Goodman and the World Behind the Schemes
The philosopher Nelson Goodman makes two controversial philosophical claims. Firstly, Pluriworldism: There is not one true world but many worlds, each answering to different and often conflicting ‘world versions’ (e.g., Newton’s vs Aristotle’s Physics, Phenomenalism (or sense-data theory) vs Realism about middle sized objects of sensory experience, Cezanne vs the World of 19th Century Academic Painting.) Different world versions are true of different worlds, but there is no one shared world according to Pluriworldism. Secondly, Worldmaking: the claim that these worlds are constituted, in some way, by our world-making practices.
In this talk, I have two goals. Firstly, to set out both the Pluriworldism and the Worldmaking thesis clearly and systematically. Second to consider whether either is supportable by examining a range of objections leveled against Goodman by authors ranging from Donald Davison to Tim Button. Does the very idea of worldmaking presuppose a world-behind-the-scenes that belongs to no world? Does the production of worlds (world making) presuppose a kind of identity or repetition that is non-world dependent in a way that violates pluriworldism, as I have argued. Can we make sense of comparisons or translations between worlds and world versions without a single common world as a background condition? Is pluriworldism vulnerable to anti-correlationist arguments in the work of speculative realists like Ray Brassier or Quentin Meillassoux?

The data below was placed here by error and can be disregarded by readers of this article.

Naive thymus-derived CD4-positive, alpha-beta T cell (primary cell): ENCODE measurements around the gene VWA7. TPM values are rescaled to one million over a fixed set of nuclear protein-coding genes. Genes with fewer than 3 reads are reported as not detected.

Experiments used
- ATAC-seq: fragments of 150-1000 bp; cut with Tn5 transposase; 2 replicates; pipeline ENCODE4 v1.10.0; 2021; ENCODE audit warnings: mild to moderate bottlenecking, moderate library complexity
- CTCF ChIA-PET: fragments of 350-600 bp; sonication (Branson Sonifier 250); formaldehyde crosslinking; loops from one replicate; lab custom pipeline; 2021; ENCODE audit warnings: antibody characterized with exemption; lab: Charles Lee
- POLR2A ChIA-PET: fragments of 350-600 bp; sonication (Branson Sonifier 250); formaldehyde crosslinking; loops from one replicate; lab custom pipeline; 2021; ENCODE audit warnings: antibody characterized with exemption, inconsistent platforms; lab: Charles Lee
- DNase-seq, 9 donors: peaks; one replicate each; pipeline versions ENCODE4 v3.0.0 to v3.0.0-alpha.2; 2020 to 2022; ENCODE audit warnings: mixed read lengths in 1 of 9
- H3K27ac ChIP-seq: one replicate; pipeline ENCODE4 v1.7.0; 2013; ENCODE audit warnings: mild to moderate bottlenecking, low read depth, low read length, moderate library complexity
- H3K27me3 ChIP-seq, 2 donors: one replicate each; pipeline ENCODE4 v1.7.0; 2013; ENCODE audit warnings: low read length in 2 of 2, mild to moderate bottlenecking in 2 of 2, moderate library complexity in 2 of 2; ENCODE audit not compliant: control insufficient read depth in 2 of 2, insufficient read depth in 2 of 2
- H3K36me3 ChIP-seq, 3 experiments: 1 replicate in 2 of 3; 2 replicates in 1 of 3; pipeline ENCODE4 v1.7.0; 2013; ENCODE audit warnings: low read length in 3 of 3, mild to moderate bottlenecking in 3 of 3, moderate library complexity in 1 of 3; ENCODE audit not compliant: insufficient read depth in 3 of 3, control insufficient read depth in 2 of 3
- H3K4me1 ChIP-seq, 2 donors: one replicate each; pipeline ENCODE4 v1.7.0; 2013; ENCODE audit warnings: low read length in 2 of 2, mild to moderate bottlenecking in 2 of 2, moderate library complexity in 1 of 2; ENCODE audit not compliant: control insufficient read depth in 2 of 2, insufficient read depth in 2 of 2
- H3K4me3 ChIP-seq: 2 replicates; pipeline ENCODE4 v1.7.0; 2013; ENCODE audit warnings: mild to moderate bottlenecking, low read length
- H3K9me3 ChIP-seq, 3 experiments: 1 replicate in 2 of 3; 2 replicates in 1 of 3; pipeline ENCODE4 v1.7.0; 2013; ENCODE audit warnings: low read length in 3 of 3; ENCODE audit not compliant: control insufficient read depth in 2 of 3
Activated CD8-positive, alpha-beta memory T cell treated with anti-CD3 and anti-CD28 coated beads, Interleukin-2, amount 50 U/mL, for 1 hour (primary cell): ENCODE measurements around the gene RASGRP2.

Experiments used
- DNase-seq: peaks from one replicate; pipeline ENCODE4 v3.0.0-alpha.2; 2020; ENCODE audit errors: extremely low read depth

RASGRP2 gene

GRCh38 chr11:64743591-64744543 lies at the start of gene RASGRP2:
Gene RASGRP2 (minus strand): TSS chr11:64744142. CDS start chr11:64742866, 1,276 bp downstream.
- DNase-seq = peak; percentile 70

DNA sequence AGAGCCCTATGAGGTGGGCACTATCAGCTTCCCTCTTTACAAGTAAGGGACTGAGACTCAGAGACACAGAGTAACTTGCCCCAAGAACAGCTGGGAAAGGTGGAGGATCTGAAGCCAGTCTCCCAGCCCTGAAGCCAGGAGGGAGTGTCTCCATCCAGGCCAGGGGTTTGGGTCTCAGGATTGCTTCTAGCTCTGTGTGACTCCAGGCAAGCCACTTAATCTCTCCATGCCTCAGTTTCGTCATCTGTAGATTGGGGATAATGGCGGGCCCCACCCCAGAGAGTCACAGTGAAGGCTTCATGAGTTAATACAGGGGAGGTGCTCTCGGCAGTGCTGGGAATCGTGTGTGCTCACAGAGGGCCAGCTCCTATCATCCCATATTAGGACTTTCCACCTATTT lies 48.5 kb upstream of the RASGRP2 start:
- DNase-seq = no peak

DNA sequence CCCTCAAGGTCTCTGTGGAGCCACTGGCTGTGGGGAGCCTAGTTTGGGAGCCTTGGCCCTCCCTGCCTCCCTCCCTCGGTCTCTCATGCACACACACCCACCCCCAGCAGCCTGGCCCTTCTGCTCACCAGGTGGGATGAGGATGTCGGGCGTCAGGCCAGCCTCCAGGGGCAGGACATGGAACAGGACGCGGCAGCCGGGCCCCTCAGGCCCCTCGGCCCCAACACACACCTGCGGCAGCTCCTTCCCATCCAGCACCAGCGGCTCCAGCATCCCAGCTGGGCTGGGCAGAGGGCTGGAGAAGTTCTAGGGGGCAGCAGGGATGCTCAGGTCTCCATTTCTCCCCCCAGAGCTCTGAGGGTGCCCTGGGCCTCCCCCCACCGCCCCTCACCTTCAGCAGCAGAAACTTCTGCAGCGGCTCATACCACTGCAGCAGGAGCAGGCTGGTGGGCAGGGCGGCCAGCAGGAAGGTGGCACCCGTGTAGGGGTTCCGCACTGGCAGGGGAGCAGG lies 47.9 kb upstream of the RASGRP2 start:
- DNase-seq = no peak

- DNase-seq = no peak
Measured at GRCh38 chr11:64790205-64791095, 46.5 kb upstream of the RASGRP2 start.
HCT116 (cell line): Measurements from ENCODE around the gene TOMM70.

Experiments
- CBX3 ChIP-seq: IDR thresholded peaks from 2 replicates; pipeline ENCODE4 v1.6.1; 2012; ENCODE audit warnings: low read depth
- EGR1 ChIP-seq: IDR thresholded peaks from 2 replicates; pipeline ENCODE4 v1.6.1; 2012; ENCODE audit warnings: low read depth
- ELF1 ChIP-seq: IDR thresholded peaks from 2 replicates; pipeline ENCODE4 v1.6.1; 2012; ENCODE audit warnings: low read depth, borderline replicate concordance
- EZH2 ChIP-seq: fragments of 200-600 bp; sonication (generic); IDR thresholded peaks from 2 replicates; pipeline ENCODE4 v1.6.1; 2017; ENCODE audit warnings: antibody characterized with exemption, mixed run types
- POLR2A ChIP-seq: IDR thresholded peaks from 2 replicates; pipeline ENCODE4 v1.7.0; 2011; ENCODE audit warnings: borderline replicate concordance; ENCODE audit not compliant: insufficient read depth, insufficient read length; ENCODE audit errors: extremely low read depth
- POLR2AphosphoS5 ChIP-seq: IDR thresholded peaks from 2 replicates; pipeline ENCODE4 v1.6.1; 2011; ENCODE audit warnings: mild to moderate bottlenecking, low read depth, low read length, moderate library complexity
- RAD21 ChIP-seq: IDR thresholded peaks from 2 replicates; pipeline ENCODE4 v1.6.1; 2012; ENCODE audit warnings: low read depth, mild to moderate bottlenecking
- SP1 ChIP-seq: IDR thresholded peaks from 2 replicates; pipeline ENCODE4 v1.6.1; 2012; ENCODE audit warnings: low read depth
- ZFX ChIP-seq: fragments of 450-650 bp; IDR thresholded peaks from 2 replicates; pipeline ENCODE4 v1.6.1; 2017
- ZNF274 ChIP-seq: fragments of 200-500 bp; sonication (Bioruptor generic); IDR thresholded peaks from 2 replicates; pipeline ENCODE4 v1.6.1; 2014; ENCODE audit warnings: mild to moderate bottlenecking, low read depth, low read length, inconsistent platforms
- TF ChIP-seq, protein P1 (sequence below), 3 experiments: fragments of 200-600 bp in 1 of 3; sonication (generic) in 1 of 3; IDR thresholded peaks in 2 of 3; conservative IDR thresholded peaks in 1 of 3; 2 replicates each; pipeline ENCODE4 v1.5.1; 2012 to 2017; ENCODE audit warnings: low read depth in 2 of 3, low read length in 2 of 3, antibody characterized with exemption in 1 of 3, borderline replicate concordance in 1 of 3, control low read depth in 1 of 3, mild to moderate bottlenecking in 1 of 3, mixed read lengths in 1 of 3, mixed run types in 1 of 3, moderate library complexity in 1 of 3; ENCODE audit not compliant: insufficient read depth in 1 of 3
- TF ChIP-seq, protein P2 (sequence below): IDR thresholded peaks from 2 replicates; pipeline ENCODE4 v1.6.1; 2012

I hope this critical engagement will increase our understanding of Goodman’s epistemology and aesthetics.
David Roden's published work has addressed the relationship between deconstruction and analytic philosophy, philosophical naturalism, the metaphysics of sound and posthumanism. He contributed the essay "The Disconnection Thesis" to the Springer Frontiers volume The Singularity Hypothesis: A Scientific and Philosophical Assessment. His book Posthuman Life: Philosophy at the Edge of the Human (Routledge 2014) considers the metaphysical, epistemological and ethical implications of the existence of posthumans: powerful nonhuman agents produced by human-instigated technological processes. Other representative publications include: “Radical Quotation and Real Repetition” in Ratio: An International Journal of Analytic Philosophy (2004); "Nature's Dark Domain: an argument for a naturalized phenomenology" in the Royal Institute of Philosophy Supplement, Phenomenology and Naturalism (2013); “Sonic Arts and the Nature of Sonic Events”, Review of Philosophy and Psychology (2010).